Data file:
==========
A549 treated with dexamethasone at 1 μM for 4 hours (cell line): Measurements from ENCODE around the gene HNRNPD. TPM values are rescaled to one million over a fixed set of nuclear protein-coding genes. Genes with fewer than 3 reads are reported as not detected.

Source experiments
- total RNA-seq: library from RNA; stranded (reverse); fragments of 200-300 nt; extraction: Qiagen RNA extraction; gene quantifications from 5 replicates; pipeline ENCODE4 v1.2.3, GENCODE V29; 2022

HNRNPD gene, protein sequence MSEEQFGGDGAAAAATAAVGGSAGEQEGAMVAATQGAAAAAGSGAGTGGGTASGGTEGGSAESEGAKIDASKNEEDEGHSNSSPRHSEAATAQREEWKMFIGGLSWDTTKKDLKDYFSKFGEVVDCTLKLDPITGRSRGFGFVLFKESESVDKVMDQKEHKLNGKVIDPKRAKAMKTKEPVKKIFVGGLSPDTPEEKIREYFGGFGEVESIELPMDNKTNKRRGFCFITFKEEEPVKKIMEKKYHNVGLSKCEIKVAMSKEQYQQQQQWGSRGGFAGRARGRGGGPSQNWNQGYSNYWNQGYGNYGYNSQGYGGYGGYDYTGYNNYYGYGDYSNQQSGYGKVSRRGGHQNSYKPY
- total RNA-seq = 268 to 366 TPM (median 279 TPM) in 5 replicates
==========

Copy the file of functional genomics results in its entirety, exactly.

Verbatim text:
A549 treated with dexamethasone at 1 μM for 4 hours (cell line): Measurements from ENCODE around the gene HNRNPD. TPM values are rescaled to one million over a fixed set of nuclear protein-coding genes. Genes with fewer than 3 reads are reported as not detected.

Source experiments
- total RNA-seq: library from RNA; stranded (reverse); fragments of 200-300 nt; extraction: Qiagen RNA extraction; gene quantifications from 5 replicates; pipeline ENCODE4 v1.2.3, GENCODE V29; 2022

HNRNPD gene, protein sequence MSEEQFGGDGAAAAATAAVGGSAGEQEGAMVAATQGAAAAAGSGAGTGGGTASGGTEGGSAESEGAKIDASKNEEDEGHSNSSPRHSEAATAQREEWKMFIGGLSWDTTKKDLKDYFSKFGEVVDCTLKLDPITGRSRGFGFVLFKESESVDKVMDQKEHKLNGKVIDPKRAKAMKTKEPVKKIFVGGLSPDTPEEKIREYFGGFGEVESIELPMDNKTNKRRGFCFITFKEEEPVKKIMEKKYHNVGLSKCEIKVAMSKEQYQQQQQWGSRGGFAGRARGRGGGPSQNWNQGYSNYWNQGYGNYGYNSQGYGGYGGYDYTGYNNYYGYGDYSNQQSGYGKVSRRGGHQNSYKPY
- total RNA-seq = 268 to 366 TPM (median 279 TPM) in 5 replicates